The church was named and dedicated to the founder of the order that built the church, St. Dominic (Sto. Domingo) de Guzman of the Dominican Order. Like the Manila Cathedral, the old Santo Domingo Church was built and rebuilt over the years. The first one built in 1588 was a bamboo and nipa structure that collapsed due to the weak foundations. Santo Domingo Church 2.0 was a stone and nipa structure built in 1592 but was gutted by a fire in 1603. The third one was built in 1613 in all stone but was destroyed by an earthquake in 1645. Santo Domingo Church 4.0 was built and continuously improved over the years but was toppled down by another earthquake in 1863.

Santo Domingo Church 5.0 (courtesy of Hecho Ayer)

Perhaps the most famous of the pre-QC Santo Domingo Church incarnations would be the 5.0 version. Finished by 1868, this one that would remain standing until World War II. It employed a Neo-Gothic architecture that was designed by Filipino architect Felix Roxas; its interiors bore intricate carvings made from various Philippine wood species like molave, narra, and ipil.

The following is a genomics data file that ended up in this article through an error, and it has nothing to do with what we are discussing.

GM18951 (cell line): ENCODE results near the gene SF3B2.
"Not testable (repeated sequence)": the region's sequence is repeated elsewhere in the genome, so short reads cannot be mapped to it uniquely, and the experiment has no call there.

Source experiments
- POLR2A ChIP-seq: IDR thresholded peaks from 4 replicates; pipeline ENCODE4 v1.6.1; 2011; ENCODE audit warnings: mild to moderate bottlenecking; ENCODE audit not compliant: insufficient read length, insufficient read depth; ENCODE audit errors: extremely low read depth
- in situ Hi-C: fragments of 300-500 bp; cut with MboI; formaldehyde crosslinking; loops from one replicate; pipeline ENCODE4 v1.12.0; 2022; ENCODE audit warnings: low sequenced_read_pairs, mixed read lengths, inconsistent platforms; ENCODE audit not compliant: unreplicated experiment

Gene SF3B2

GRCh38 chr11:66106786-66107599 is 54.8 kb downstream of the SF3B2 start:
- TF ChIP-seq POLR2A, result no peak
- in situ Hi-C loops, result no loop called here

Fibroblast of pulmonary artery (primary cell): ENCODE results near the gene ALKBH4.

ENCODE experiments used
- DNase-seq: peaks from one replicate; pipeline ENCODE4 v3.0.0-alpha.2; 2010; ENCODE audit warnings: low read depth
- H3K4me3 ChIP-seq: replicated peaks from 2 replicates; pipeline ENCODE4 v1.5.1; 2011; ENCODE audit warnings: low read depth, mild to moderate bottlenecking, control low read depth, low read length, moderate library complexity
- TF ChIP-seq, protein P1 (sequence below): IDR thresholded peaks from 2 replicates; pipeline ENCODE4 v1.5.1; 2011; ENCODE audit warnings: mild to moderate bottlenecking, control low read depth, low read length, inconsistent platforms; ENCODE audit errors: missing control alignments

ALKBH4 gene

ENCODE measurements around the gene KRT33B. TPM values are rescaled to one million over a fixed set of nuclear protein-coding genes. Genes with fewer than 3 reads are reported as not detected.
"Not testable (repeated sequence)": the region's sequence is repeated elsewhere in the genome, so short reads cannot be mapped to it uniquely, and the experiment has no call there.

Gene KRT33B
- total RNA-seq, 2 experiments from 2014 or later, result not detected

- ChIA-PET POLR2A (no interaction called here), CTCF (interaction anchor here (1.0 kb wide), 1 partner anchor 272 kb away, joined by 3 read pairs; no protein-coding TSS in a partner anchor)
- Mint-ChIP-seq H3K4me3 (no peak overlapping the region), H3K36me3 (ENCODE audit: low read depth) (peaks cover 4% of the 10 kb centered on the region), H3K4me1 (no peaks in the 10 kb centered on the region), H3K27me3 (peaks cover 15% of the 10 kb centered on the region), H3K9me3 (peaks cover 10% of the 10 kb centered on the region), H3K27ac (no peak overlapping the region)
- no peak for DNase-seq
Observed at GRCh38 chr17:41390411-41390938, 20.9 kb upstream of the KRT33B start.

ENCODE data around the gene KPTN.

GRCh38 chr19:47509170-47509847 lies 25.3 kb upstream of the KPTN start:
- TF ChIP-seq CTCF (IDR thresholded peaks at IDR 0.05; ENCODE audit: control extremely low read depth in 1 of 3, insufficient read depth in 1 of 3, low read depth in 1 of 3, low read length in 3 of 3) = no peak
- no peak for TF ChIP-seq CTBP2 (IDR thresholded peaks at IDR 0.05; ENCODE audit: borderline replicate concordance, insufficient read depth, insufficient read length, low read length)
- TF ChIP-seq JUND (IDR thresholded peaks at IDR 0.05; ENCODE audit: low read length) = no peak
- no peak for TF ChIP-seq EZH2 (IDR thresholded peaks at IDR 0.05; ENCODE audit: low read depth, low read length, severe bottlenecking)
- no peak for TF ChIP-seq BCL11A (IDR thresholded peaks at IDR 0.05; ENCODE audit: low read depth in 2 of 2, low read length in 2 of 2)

Santo Domingo Church interiors (courtesy of Nostalgia Filipinas)

Unlike the rest of Intramuros, the church was destroyed years before the Battle of Manila as it was destroyed in 1941 by Japanese bombs shortly after the Japanese attack on Pearl Harbor in Hawaii. It was this incident in mind that may have prompted Gen. Douglas MacArthur to declare Manila as an open city to spare the city from further destruction in the midst of advancement of Japanese troops.

After the war, the Dominicans that ran Santo Domingo decided to rebuild the church, this time up north in Quezon City. As for the land where the old church stood, it was eventually acquired by Far East Bank to be one of its bank buildings. Far East Bank was eventually acquired by the Bank of the Philippine Islands; the building thus became a BPI branch in the process.

Our Lady of Lourdes Church